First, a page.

Rainfall and Crop Modeling to Improve Rice Farmers’ Yields in Indonesia
In Indonesia, agriculture — particularly the food-crops sector — is extremely susceptible to climate variability and change. Rice is a staple crop and is produced mainly through smallholder farmers, whose livelihoods are highly vulnerable to the effects of climate change.
To improve resilience to climate shocks and ensure sustainable crop yields, the John D. Rockefeller 3RD Scholars Program of Winrock International commissioned a multi-disciplinary team to develop a rainfall model that would provide extension agents and farmers with detailed information on rice planting times and yields. The team consisted of researchers from the Institute of Technology in Bandung, the Indonesian Agency for Agricultural Research and Development; and the Indonesian Center for Agriculture Socioeconomic Policy Studies. Their research focused on the Indramayu district in West Java, where farmers depend highly on rainfall because of little to no irrigation in the area among smallholders.
The team produced three final reports on the different modules of their research: climate and rainfall modeling, crop modeling, and social research (people’s behaviors and actions related to climate change). The team also produced a policy brief which summarizes the findings and recommendations for decision makers.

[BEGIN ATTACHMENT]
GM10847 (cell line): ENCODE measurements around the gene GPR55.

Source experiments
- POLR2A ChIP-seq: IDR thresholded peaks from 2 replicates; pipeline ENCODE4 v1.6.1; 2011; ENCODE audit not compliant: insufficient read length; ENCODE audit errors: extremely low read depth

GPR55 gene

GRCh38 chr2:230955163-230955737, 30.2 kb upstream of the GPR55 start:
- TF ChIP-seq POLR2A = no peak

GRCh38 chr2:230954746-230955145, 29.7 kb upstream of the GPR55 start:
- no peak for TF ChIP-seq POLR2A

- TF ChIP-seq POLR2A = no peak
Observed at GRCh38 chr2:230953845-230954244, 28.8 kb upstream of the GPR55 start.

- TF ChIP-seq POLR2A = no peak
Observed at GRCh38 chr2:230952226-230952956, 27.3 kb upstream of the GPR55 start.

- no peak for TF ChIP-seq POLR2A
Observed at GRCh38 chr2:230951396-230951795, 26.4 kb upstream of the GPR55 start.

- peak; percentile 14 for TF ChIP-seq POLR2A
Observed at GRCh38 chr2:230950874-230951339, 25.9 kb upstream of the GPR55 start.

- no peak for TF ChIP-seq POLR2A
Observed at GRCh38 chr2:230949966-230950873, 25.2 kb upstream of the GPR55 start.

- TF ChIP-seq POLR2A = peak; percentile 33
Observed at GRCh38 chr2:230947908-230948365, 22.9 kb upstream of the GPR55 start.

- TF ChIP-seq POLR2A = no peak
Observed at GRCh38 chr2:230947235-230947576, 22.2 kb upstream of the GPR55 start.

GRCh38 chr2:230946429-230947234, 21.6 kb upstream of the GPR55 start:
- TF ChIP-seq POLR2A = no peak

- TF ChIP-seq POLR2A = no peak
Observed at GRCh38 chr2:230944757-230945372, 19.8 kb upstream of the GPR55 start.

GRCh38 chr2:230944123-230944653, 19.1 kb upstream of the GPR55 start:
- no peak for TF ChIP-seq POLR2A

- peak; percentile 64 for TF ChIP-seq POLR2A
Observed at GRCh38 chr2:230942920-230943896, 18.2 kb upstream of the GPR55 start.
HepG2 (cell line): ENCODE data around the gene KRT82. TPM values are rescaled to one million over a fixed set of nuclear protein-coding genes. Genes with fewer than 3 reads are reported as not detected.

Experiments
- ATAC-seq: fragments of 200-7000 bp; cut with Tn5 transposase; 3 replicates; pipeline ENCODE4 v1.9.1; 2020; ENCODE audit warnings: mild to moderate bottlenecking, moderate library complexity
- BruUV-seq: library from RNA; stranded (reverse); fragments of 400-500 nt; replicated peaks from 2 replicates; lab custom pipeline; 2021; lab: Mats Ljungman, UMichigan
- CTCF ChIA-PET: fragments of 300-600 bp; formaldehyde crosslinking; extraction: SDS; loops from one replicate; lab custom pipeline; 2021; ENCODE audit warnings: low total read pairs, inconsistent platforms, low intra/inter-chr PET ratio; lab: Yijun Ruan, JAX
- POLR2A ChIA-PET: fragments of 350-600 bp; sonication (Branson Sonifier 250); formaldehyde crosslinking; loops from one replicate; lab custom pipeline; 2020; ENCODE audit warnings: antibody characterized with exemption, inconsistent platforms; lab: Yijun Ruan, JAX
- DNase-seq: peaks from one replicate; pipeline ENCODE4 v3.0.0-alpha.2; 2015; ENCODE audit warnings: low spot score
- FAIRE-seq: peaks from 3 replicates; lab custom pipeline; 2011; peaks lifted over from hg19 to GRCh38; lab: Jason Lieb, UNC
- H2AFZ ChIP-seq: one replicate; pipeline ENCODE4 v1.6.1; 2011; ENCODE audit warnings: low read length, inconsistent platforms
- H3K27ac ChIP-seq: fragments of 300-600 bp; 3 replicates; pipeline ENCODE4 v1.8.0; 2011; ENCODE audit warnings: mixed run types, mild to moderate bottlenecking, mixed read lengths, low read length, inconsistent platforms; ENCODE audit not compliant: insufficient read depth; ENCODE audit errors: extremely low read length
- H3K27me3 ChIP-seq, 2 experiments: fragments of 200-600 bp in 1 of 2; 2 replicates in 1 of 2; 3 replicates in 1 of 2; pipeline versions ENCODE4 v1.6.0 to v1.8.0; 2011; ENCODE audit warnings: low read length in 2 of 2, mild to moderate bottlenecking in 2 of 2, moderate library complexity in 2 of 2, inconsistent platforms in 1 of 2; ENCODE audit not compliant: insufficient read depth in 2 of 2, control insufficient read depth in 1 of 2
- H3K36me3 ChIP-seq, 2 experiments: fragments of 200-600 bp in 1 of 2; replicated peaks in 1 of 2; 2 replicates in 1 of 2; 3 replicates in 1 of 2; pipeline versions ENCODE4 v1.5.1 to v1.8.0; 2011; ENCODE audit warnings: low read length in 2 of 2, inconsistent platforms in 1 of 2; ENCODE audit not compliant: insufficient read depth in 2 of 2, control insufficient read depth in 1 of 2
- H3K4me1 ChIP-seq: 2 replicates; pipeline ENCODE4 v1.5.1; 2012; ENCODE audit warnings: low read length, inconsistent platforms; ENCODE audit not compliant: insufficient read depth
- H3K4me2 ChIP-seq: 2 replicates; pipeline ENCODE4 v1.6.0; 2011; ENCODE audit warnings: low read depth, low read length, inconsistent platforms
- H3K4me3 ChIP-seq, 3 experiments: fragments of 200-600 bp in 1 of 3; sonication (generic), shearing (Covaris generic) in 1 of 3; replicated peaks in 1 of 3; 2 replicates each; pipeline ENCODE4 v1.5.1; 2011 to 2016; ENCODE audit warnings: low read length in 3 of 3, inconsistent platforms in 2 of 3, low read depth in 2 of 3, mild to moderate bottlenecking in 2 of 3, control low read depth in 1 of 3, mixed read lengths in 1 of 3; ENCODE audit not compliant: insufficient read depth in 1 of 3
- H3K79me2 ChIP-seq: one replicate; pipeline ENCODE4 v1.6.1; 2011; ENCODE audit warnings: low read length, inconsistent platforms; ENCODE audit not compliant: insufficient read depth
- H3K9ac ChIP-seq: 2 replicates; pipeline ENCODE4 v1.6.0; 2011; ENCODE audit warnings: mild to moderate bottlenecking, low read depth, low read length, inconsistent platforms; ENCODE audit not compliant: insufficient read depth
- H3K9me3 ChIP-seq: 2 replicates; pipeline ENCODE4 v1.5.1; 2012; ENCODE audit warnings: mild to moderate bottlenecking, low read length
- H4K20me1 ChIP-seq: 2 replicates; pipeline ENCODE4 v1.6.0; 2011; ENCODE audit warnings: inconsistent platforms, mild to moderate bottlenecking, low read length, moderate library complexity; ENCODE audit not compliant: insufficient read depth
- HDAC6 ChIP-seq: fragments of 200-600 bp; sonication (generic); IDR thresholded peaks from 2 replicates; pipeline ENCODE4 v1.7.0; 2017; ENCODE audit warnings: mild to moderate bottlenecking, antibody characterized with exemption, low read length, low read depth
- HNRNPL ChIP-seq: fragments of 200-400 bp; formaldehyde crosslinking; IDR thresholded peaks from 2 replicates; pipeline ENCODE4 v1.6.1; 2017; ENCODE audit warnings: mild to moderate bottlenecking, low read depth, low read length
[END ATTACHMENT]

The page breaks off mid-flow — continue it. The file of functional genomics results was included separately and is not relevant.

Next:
Major findings include:
The team presented the findings at a water and climate change seminar, hosted by the Indonesian Ministry of Agriculture and Winrock in Bogor in August 2013. The team presented rainfall-prediction and cropping models, in hopes that they will soon be used to advise rice farmers on seed selection and planting times. The ministry expressed interest in receiving recommendations on how to improve agricultural extension services and transmission of important information — including climate information — to farmers.